A happy childhood, remembered with fondness, is one of life’s greatest blessings. It is an anchor that will keep us grounded and secure in the knowledge that, despite the trials and tribulations that have and will come our way, the prism through which we saw life as a child is just a taste of, perhaps, what heaven will be like. Those of us who were blessed with happy childhoods don’t so much remember the bad times, but instead recall with nostalgia the wonder and awe with which we viewed the world and everything in it. Despite our own childhoods or current trials and circumstances, we owe it to our children to make sure their childhood is a happy one. It is our blood debt, the least we can do, because those memories will last a lifetime.
The other evening, after dinner, Kim and I were quite tired after a long day. It had been a pretty rowdy evening, and our inclination was to put the kids to bed early and retire to the living room for a night of vegging on the couch. The kids, however, had a different idea. They asked us to have ‘family reading night,’ and we, liking the idea, obliged. Now with our kids, ‘family ___________ night’ is whatever they take a notion they want us all to do as a group. Fill in the blank with words like ‘singing,’ ‘movie,’ or ‘game’ and you’ll get the picture.
So ‘family reading night’ it was, and it started with all of us on the couch watching Nathaniel read his school reading assignment to the group, finishing and exiting the stage to thunderous applause. Abby then followed with the book she is working on for pre-school. Hannah, not wanting to be undone, got up and told us what she thought the pictures in the book she was holding said. They both were applauded and praised as well. It’s great how kids feed off each other. Peer pressure can go both ways. When it can be channeled into something good, like reading, the results are amazing. The girls are farther along than Nathaniel ever was at that age, simply by following his example.
While we certainly have our share of things we hope our kids DON’T remember when they are older, long ago we committed to try to consider the moment we are in, whatever stage of life, whatever twist that moment has to offer, to consider it through the eyes of children, our children. If we have a disagreement, do we hash it out in front of them? If we need to discipline one, how is that conducted and is it done in front of the others? What tone of voice do we use? How will they remember this day, this hour, this very minute? Will they remember it with fondness?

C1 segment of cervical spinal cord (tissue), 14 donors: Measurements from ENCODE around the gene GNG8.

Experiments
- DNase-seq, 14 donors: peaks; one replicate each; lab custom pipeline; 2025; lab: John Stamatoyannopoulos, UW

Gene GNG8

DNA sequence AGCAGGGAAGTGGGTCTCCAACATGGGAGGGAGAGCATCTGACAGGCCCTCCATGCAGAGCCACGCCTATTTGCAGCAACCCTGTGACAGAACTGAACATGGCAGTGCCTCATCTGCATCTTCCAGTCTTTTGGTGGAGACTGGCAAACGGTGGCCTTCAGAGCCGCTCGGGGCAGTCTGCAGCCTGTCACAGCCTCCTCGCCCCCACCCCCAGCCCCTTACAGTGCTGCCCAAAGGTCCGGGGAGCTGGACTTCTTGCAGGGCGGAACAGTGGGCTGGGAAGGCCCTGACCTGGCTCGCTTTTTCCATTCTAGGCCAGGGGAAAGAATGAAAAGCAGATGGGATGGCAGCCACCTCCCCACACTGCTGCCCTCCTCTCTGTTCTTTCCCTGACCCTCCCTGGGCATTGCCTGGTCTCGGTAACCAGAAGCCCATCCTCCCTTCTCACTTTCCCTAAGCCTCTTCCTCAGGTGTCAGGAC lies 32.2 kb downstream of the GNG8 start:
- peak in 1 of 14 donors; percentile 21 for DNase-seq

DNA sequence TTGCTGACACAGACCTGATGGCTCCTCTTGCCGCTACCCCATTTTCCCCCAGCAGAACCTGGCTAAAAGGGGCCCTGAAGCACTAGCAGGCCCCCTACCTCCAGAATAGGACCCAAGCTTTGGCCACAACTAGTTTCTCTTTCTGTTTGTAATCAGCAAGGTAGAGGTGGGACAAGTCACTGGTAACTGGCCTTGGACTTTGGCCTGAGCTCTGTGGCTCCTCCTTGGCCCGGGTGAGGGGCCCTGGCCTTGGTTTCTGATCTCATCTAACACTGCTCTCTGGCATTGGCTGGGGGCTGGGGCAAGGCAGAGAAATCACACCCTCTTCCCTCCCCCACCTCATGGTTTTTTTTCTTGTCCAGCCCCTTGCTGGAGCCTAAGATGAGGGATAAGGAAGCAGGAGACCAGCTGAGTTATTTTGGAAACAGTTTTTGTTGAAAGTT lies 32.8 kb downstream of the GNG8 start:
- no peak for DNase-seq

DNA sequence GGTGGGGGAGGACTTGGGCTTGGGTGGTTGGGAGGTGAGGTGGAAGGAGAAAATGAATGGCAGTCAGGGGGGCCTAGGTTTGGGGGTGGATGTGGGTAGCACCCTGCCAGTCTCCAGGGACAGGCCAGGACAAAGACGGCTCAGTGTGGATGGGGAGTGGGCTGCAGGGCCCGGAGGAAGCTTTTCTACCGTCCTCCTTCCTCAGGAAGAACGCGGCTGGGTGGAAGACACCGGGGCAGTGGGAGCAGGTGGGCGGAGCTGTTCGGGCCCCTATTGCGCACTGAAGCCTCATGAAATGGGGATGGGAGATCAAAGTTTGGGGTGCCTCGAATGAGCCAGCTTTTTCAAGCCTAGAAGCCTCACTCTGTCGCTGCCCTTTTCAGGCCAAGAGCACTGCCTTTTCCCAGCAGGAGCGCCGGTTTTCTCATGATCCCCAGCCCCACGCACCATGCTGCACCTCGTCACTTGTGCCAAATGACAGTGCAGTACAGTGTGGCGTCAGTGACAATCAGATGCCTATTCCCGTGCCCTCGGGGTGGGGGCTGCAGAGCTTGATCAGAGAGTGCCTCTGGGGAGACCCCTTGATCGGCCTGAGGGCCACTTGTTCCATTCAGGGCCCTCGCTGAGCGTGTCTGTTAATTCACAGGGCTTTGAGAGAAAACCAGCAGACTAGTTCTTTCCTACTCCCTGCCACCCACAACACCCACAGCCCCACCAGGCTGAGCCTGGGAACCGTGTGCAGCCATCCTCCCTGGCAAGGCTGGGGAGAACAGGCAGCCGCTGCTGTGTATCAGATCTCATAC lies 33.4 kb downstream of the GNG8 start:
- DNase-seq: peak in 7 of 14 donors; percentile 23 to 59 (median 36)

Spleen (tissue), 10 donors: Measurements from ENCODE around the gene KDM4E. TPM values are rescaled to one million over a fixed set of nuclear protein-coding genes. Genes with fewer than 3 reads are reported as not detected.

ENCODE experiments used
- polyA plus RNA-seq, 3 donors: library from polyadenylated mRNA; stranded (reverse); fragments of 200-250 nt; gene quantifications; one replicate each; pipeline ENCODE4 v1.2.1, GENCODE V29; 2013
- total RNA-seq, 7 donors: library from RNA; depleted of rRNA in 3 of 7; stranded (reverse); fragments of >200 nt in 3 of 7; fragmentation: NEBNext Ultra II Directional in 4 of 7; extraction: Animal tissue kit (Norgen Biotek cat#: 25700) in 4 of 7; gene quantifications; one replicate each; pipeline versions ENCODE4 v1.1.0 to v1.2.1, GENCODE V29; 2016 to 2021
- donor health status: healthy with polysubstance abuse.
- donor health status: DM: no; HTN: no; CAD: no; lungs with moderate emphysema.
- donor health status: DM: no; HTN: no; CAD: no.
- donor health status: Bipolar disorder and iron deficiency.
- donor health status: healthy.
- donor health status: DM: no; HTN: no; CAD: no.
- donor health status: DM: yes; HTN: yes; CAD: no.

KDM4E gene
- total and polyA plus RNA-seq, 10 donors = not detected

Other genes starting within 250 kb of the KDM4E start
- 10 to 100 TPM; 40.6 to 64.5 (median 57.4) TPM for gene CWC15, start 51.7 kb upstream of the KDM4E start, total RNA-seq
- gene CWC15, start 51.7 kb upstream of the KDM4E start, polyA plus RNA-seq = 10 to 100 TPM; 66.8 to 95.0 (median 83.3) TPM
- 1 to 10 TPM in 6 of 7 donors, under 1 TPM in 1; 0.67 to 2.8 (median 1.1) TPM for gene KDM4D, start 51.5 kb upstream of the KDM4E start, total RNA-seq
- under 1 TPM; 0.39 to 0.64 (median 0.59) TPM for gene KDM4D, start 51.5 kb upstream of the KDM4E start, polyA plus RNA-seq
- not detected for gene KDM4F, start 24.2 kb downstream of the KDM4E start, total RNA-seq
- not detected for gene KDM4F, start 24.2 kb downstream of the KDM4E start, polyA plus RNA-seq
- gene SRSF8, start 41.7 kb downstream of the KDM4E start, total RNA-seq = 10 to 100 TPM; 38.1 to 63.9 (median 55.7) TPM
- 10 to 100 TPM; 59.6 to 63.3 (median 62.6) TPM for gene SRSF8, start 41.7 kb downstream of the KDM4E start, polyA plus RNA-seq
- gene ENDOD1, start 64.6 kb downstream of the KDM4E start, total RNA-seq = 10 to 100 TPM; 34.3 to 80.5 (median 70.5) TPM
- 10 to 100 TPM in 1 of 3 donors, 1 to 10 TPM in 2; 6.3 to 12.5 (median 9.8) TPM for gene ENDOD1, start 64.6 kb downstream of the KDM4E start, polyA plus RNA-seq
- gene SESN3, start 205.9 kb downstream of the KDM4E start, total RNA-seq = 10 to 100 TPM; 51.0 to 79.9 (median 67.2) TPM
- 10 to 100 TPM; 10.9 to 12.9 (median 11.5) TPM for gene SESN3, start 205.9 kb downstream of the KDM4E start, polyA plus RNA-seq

The mantra of this age is to not shelter children, to expose them to as much of the world as you can as soon as you can. By everything that is good and right, we reject that mantra. Of course, there are negative things children will experience and sometimes shouldn’t be sheltered from (for example, we feel like it’s important to teach our kids about life and death as a part of their Christian upbringing – therefore we do take them to funerals, etc.), but the world will come soon enough, with all its troubles and heartaches. By God’s grace we will surround our children with prayer and love, insulate them from the slings and barbs of ‘this present world,’ nurture them in the teachings and admonition of the Lord. As our parents did for us, we will create memories they will look back on fondly, so they will in turn create memories with their children after them.
Happy childhoods aren’t so much remembered by the big things, Disney trips, giant gifts, and such, but rather by the small, routine things – the ‘I love you’s,’ the hugs and kisses when Daddy gets home, the prayers before bed, the times you praise them for making a grade, reading a book, or cleaning their room. Even seeming trials can become bonding times (taking the ‘long way home’ after we get lost!). They are remembered by the happy times we have together as a family, every day. They can even be remembered by something as simple as a ‘family reading night.’